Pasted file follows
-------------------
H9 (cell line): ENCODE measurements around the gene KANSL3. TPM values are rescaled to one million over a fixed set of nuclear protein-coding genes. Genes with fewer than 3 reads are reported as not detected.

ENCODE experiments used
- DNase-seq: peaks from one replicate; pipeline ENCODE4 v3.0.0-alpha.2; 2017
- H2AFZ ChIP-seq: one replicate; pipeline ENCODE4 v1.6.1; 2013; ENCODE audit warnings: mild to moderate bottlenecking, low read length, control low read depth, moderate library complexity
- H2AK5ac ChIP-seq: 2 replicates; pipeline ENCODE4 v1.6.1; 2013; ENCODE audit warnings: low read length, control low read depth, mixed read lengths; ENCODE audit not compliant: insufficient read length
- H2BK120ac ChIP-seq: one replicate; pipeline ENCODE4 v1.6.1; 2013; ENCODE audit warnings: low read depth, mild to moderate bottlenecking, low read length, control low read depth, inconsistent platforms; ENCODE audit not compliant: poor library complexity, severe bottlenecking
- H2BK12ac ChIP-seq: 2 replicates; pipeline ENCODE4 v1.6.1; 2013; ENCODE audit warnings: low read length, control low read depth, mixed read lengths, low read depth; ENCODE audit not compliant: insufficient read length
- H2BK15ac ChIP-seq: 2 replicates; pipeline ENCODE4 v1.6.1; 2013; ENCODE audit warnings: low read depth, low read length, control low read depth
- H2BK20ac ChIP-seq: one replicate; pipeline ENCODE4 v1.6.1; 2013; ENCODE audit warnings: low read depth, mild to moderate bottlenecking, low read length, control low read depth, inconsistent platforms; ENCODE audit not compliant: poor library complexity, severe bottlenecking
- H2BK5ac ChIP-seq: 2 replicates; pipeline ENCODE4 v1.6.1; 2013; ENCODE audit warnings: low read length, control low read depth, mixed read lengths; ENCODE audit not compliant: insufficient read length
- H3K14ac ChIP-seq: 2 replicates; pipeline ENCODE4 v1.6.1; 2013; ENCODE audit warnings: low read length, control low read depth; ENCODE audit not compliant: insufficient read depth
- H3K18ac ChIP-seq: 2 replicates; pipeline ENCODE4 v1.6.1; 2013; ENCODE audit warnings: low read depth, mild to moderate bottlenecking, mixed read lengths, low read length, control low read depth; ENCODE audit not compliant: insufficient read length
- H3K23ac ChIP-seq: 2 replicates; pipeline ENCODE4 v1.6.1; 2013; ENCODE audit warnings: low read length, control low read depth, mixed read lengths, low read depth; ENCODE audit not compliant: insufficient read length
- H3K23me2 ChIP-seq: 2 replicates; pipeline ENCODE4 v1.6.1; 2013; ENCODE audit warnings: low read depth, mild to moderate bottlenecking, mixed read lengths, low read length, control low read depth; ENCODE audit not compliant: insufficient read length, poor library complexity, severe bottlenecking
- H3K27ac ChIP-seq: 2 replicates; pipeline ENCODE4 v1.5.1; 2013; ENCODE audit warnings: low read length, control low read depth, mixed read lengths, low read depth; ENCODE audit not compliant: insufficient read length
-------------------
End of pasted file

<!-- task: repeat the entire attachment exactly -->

H9 (cell line): ENCODE measurements around the gene KANSL3. TPM values are rescaled to one million over a fixed set of nuclear protein-coding genes. Genes with fewer than 3 reads are reported as not detected.

ENCODE experiments used
- DNase-seq: peaks from one replicate; pipeline ENCODE4 v3.0.0-alpha.2; 2017
- H2AFZ ChIP-seq: one replicate; pipeline ENCODE4 v1.6.1; 2013; ENCODE audit warnings: mild to moderate bottlenecking, low read length, control low read depth, moderate library complexity
- H2AK5ac ChIP-seq: 2 replicates; pipeline ENCODE4 v1.6.1; 2013; ENCODE audit warnings: low read length, control low read depth, mixed read lengths; ENCODE audit not compliant: insufficient read length
- H2BK120ac ChIP-seq: one replicate; pipeline ENCODE4 v1.6.1; 2013; ENCODE audit warnings: low read depth, mild to moderate bottlenecking, low read length, control low read depth, inconsistent platforms; ENCODE audit not compliant: poor library complexity, severe bottlenecking
- H2BK12ac ChIP-seq: 2 replicates; pipeline ENCODE4 v1.6.1; 2013; ENCODE audit warnings: low read length, control low read depth, mixed read lengths, low read depth; ENCODE audit not compliant: insufficient read length
- H2BK15ac ChIP-seq: 2 replicates; pipeline ENCODE4 v1.6.1; 2013; ENCODE audit warnings: low read depth, low read length, control low read depth
- H2BK20ac ChIP-seq: one replicate; pipeline ENCODE4 v1.6.1; 2013; ENCODE audit warnings: low read depth, mild to moderate bottlenecking, low read length, control low read depth, inconsistent platforms; ENCODE audit not compliant: poor library complexity, severe bottlenecking
- H2BK5ac ChIP-seq: 2 replicates; pipeline ENCODE4 v1.6.1; 2013; ENCODE audit warnings: low read length, control low read depth, mixed read lengths; ENCODE audit not compliant: insufficient read length
- H3K14ac ChIP-seq: 2 replicates; pipeline ENCODE4 v1.6.1; 2013; ENCODE audit warnings: low read length, control low read depth; ENCODE audit not compliant: insufficient read depth
- H3K18ac ChIP-seq: 2 replicates; pipeline ENCODE4 v1.6.1; 2013; ENCODE audit warnings: low read depth, mild to moderate bottlenecking, mixed read lengths, low read length, control low read depth; ENCODE audit not compliant: insufficient read length
- H3K23ac ChIP-seq: 2 replicates; pipeline ENCODE4 v1.6.1; 2013; ENCODE audit warnings: low read length, control low read depth, mixed read lengths, low read depth; ENCODE audit not compliant: insufficient read length
- H3K23me2 ChIP-seq: 2 replicates; pipeline ENCODE4 v1.6.1; 2013; ENCODE audit warnings: low read depth, mild to moderate bottlenecking, mixed read lengths, low read length, control low read depth; ENCODE audit not compliant: insufficient read length, poor library complexity, severe bottlenecking
- H3K27ac ChIP-seq: 2 replicates; pipeline ENCODE4 v1.5.1; 2013; ENCODE audit warnings: low read length, control low read depth, mixed read lengths, low read depth; ENCODE audit not compliant: insufficient read length